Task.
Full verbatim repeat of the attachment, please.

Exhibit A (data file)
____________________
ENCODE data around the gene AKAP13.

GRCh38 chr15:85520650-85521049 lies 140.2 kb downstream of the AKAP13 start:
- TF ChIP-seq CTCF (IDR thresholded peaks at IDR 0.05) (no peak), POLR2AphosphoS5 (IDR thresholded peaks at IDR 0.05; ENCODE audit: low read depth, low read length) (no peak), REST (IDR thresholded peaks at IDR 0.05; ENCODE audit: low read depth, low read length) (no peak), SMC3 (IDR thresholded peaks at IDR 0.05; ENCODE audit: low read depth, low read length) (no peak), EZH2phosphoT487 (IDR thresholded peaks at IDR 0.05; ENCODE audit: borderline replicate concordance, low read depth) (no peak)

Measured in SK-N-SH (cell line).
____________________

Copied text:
ENCODE data around the gene AKAP13.

GRCh38 chr15:85520650-85521049 lies 140.2 kb downstream of the AKAP13 start:
- TF ChIP-seq CTCF (IDR thresholded peaks at IDR 0.05) (no peak), POLR2AphosphoS5 (IDR thresholded peaks at IDR 0.05; ENCODE audit: low read depth, low read length) (no peak), REST (IDR thresholded peaks at IDR 0.05; ENCODE audit: low read depth, low read length) (no peak), SMC3 (IDR thresholded peaks at IDR 0.05; ENCODE audit: low read depth, low read length) (no peak), EZH2phosphoT487 (IDR thresholded peaks at IDR 0.05; ENCODE audit: borderline replicate concordance, low read depth) (no peak)

Measured in SK-N-SH (cell line).